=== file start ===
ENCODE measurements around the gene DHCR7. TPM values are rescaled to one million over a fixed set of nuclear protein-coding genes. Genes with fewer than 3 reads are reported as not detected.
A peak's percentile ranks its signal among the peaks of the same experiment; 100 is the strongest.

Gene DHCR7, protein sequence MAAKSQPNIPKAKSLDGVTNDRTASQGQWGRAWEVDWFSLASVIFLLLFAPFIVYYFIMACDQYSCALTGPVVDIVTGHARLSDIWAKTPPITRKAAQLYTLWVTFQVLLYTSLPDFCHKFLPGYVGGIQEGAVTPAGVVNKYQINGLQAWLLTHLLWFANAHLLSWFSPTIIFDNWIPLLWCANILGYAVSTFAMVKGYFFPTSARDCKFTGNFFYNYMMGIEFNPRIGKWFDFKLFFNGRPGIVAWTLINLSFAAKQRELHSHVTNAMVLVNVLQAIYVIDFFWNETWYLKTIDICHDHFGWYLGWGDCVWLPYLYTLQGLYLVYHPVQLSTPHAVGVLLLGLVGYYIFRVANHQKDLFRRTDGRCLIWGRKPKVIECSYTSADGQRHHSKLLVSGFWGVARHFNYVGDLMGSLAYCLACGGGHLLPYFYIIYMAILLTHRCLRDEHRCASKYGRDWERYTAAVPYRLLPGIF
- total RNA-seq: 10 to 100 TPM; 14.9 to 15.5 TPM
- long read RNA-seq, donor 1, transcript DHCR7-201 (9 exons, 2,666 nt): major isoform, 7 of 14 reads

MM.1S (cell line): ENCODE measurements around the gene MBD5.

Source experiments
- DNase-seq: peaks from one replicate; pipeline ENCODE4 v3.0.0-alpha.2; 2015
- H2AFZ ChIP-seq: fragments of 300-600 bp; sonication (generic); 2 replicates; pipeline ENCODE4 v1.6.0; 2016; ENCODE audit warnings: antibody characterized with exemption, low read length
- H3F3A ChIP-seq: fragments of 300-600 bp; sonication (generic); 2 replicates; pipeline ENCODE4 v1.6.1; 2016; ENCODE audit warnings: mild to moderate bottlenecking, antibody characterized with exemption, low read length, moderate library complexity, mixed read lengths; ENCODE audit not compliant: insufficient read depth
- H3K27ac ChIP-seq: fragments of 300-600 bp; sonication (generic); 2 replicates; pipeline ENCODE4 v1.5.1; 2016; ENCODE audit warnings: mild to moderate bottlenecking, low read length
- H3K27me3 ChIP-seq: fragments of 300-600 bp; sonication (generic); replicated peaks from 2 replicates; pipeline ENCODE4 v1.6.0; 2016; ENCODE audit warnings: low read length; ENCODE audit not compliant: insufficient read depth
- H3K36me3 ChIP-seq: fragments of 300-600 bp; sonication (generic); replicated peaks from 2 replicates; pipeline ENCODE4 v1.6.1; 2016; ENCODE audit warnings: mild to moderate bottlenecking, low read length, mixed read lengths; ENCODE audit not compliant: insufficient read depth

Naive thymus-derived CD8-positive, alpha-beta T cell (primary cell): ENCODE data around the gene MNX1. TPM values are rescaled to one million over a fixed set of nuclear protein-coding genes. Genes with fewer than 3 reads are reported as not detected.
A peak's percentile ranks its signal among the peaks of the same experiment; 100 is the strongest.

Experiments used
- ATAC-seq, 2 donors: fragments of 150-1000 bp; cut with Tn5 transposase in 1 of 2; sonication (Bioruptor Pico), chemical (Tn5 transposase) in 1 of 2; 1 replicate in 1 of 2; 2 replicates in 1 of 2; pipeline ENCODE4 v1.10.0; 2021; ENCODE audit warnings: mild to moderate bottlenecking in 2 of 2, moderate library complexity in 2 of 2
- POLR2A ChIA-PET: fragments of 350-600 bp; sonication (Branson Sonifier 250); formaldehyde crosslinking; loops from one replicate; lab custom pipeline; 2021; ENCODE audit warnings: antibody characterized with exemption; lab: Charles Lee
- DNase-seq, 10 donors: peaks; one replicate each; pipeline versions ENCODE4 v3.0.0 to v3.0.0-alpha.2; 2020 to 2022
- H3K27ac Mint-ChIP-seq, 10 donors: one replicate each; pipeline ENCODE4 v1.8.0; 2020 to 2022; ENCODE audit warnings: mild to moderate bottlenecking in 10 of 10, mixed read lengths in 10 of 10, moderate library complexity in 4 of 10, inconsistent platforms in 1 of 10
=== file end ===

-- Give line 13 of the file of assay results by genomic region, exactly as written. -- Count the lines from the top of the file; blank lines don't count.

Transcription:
- H3K36me3 ChIP-seq: fragments of 300-600 bp; sonication (generic); replicated peaks from 2 replicates; pipeline ENCODE4 v1.6.1; 2016; ENCODE audit warnings: mild to moderate bottlenecking, low read length, mixed read lengths; ENCODE audit not compliant: insufficient read depth